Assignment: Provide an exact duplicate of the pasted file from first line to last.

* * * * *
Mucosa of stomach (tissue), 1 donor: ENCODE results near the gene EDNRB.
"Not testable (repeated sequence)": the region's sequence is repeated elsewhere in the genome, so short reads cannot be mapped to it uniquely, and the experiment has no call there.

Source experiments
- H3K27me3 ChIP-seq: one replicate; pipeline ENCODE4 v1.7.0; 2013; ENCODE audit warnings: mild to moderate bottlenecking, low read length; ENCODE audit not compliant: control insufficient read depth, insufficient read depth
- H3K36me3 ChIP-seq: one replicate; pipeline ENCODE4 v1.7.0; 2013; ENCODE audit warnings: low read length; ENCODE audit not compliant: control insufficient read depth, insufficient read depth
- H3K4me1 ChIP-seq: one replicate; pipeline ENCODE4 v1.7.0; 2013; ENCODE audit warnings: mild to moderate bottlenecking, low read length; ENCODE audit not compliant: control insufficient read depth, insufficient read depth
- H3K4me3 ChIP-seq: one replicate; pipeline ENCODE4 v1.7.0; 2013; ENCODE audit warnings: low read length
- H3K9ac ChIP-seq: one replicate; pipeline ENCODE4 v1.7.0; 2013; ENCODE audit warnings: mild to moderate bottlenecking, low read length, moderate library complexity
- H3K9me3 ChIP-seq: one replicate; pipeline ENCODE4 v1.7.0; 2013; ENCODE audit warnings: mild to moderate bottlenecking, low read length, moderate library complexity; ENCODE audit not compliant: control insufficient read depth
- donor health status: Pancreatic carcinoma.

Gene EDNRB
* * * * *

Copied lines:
Mucosa of stomach (tissue), 1 donor: ENCODE results near the gene EDNRB.
"Not testable (repeated sequence)": the region's sequence is repeated elsewhere in the genome, so short reads cannot be mapped to it uniquely, and the experiment has no call there.

Source experiments
- H3K27me3 ChIP-seq: one replicate; pipeline ENCODE4 v1.7.0; 2013; ENCODE audit warnings: mild to moderate bottlenecking, low read length; ENCODE audit not compliant: control insufficient read depth, insufficient read depth
- H3K36me3 ChIP-seq: one replicate; pipeline ENCODE4 v1.7.0; 2013; ENCODE audit warnings: low read length; ENCODE audit not compliant: control insufficient read depth, insufficient read depth
- H3K4me1 ChIP-seq: one replicate; pipeline ENCODE4 v1.7.0; 2013; ENCODE audit warnings: mild to moderate bottlenecking, low read length; ENCODE audit not compliant: control insufficient read depth, insufficient read depth
- H3K4me3 ChIP-seq: one replicate; pipeline ENCODE4 v1.7.0; 2013; ENCODE audit warnings: low read length
- H3K9ac ChIP-seq: one replicate; pipeline ENCODE4 v1.7.0; 2013; ENCODE audit warnings: mild to moderate bottlenecking, low read length, moderate library complexity
- H3K9me3 ChIP-seq: one replicate; pipeline ENCODE4 v1.7.0; 2013; ENCODE audit warnings: mild to moderate bottlenecking, low read length, moderate library complexity; ENCODE audit not compliant: control insufficient read depth
- donor health status: Pancreatic carcinoma.

Gene EDNRB